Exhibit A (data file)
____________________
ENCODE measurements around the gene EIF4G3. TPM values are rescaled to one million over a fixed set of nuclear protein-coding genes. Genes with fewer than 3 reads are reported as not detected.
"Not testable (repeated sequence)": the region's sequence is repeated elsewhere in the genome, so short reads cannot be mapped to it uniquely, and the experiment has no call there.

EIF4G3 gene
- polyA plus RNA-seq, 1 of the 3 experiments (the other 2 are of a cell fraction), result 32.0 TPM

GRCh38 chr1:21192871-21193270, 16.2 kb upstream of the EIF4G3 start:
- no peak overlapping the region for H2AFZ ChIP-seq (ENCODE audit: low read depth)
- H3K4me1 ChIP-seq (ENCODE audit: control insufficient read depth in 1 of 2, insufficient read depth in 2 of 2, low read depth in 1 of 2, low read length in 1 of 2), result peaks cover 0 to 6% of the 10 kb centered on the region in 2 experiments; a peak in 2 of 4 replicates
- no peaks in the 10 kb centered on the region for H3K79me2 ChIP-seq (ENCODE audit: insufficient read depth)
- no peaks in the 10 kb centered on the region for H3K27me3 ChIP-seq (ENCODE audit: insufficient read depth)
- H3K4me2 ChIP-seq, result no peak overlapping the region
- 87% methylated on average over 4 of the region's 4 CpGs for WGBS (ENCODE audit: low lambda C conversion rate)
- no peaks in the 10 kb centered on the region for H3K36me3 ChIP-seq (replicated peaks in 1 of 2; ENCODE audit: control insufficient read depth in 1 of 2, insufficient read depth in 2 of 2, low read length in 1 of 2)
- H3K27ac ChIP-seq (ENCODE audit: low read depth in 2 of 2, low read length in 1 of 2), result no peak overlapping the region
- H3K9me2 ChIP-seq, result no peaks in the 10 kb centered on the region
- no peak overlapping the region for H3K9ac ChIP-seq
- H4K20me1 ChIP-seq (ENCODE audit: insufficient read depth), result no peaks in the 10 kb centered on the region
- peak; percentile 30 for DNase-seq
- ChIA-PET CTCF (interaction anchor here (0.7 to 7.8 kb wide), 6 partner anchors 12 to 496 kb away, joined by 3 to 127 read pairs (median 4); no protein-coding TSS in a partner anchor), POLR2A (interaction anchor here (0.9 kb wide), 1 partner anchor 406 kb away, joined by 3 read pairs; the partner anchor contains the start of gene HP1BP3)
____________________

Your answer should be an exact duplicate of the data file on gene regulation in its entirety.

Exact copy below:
ENCODE measurements around the gene EIF4G3. TPM values are rescaled to one million over a fixed set of nuclear protein-coding genes. Genes with fewer than 3 reads are reported as not detected.
"Not testable (repeated sequence)": the region's sequence is repeated elsewhere in the genome, so short reads cannot be mapped to it uniquely, and the experiment has no call there.

EIF4G3 gene
- polyA plus RNA-seq, 1 of the 3 experiments (the other 2 are of a cell fraction), result 32.0 TPM

GRCh38 chr1:21192871-21193270, 16.2 kb upstream of the EIF4G3 start:
- no peak overlapping the region for H2AFZ ChIP-seq (ENCODE audit: low read depth)
- H3K4me1 ChIP-seq (ENCODE audit: control insufficient read depth in 1 of 2, insufficient read depth in 2 of 2, low read depth in 1 of 2, low read length in 1 of 2), result peaks cover 0 to 6% of the 10 kb centered on the region in 2 experiments; a peak in 2 of 4 replicates
- no peaks in the 10 kb centered on the region for H3K79me2 ChIP-seq (ENCODE audit: insufficient read depth)
- no peaks in the 10 kb centered on the region for H3K27me3 ChIP-seq (ENCODE audit: insufficient read depth)
- H3K4me2 ChIP-seq, result no peak overlapping the region
- 87% methylated on average over 4 of the region's 4 CpGs for WGBS (ENCODE audit: low lambda C conversion rate)
- no peaks in the 10 kb centered on the region for H3K36me3 ChIP-seq (replicated peaks in 1 of 2; ENCODE audit: control insufficient read depth in 1 of 2, insufficient read depth in 2 of 2, low read length in 1 of 2)
- H3K27ac ChIP-seq (ENCODE audit: low read depth in 2 of 2, low read length in 1 of 2), result no peak overlapping the region
- H3K9me2 ChIP-seq, result no peaks in the 10 kb centered on the region
- no peak overlapping the region for H3K9ac ChIP-seq
- H4K20me1 ChIP-seq (ENCODE audit: insufficient read depth), result no peaks in the 10 kb centered on the region
- peak; percentile 30 for DNase-seq
- ChIA-PET CTCF (interaction anchor here (0.7 to 7.8 kb wide), 6 partner anchors 12 to 496 kb away, joined by 3 to 127 read pairs (median 4); no protein-coding TSS in a partner anchor), POLR2A (interaction anchor here (0.9 kb wide), 1 partner anchor 406 kb away, joined by 3 read pairs; the partner anchor contains the start of gene HP1BP3)